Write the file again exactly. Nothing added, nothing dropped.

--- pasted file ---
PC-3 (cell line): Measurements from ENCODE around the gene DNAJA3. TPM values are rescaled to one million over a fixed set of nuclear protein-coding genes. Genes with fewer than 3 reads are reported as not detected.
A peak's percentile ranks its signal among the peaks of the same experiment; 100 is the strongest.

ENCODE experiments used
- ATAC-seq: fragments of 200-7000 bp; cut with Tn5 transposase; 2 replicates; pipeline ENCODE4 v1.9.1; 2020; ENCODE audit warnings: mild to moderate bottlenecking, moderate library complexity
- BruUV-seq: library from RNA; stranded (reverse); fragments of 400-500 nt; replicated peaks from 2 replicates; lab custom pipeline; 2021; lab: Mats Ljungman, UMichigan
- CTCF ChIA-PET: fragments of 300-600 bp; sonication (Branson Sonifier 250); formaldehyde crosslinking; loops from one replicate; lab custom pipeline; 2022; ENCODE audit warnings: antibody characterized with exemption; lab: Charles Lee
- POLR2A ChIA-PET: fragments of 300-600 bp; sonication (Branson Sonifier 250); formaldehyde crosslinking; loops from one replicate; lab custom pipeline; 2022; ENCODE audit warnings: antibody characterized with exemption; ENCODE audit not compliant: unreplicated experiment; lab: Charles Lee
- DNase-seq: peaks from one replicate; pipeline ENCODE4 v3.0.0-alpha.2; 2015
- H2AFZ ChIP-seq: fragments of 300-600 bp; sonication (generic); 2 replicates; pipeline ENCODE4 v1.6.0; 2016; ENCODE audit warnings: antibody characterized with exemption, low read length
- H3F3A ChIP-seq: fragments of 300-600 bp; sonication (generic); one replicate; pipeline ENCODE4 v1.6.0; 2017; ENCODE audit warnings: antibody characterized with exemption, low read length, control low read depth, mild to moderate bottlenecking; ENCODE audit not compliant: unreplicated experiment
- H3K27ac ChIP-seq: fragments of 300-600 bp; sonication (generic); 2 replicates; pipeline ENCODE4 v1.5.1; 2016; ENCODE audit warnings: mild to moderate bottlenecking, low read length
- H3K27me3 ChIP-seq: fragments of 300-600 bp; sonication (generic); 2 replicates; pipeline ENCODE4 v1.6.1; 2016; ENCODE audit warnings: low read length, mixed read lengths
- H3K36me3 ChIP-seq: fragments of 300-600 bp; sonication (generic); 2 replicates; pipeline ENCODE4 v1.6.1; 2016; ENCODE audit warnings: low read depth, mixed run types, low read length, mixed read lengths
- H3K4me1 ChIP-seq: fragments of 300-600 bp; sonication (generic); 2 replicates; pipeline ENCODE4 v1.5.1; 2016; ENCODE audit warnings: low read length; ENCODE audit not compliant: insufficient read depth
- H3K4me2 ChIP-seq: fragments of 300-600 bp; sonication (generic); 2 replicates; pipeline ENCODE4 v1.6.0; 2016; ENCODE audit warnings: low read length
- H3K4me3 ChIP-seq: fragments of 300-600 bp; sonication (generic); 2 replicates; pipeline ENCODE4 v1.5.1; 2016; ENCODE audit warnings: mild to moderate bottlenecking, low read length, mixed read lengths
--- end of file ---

PC-3 (cell line): Measurements from ENCODE around the gene DNAJA3. TPM values are rescaled to one million over a fixed set of nuclear protein-coding genes. Genes with fewer than 3 reads are reported as not detected.
A peak's percentile ranks its signal among the peaks of the same experiment; 100 is the strongest.

ENCODE experiments used
- ATAC-seq: fragments of 200-7000 bp; cut with Tn5 transposase; 2 replicates; pipeline ENCODE4 v1.9.1; 2020; ENCODE audit warnings: mild to moderate bottlenecking, moderate library complexity
- BruUV-seq: library from RNA; stranded (reverse); fragments of 400-500 nt; replicated peaks from 2 replicates; lab custom pipeline; 2021; lab: Mats Ljungman, UMichigan
- CTCF ChIA-PET: fragments of 300-600 bp; sonication (Branson Sonifier 250); formaldehyde crosslinking; loops from one replicate; lab custom pipeline; 2022; ENCODE audit warnings: antibody characterized with exemption; lab: Charles Lee
- POLR2A ChIA-PET: fragments of 300-600 bp; sonication (Branson Sonifier 250); formaldehyde crosslinking; loops from one replicate; lab custom pipeline; 2022; ENCODE audit warnings: antibody characterized with exemption; ENCODE audit not compliant: unreplicated experiment; lab: Charles Lee
- DNase-seq: peaks from one replicate; pipeline ENCODE4 v3.0.0-alpha.2; 2015
- H2AFZ ChIP-seq: fragments of 300-600 bp; sonication (generic); 2 replicates; pipeline ENCODE4 v1.6.0; 2016; ENCODE audit warnings: antibody characterized with exemption, low read length
- H3F3A ChIP-seq: fragments of 300-600 bp; sonication (generic); one replicate; pipeline ENCODE4 v1.6.0; 2017; ENCODE audit warnings: antibody characterized with exemption, low read length, control low read depth, mild to moderate bottlenecking; ENCODE audit not compliant: unreplicated experiment
- H3K27ac ChIP-seq: fragments of 300-600 bp; sonication (generic); 2 replicates; pipeline ENCODE4 v1.5.1; 2016; ENCODE audit warnings: mild to moderate bottlenecking, low read length
- H3K27me3 ChIP-seq: fragments of 300-600 bp; sonication (generic); 2 replicates; pipeline ENCODE4 v1.6.1; 2016; ENCODE audit warnings: low read length, mixed read lengths
- H3K36me3 ChIP-seq: fragments of 300-600 bp; sonication (generic); 2 replicates; pipeline ENCODE4 v1.6.1; 2016; ENCODE audit warnings: low read depth, mixed run types, low read length, mixed read lengths
- H3K4me1 ChIP-seq: fragments of 300-600 bp; sonication (generic); 2 replicates; pipeline ENCODE4 v1.5.1; 2016; ENCODE audit warnings: low read length; ENCODE audit not compliant: insufficient read depth
- H3K4me2 ChIP-seq: fragments of 300-600 bp; sonication (generic); 2 replicates; pipeline ENCODE4 v1.6.0; 2016; ENCODE audit warnings: low read length
- H3K4me3 ChIP-seq: fragments of 300-600 bp; sonication (generic); 2 replicates; pipeline ENCODE4 v1.5.1; 2016; ENCODE audit warnings: mild to moderate bottlenecking, low read length, mixed read lengths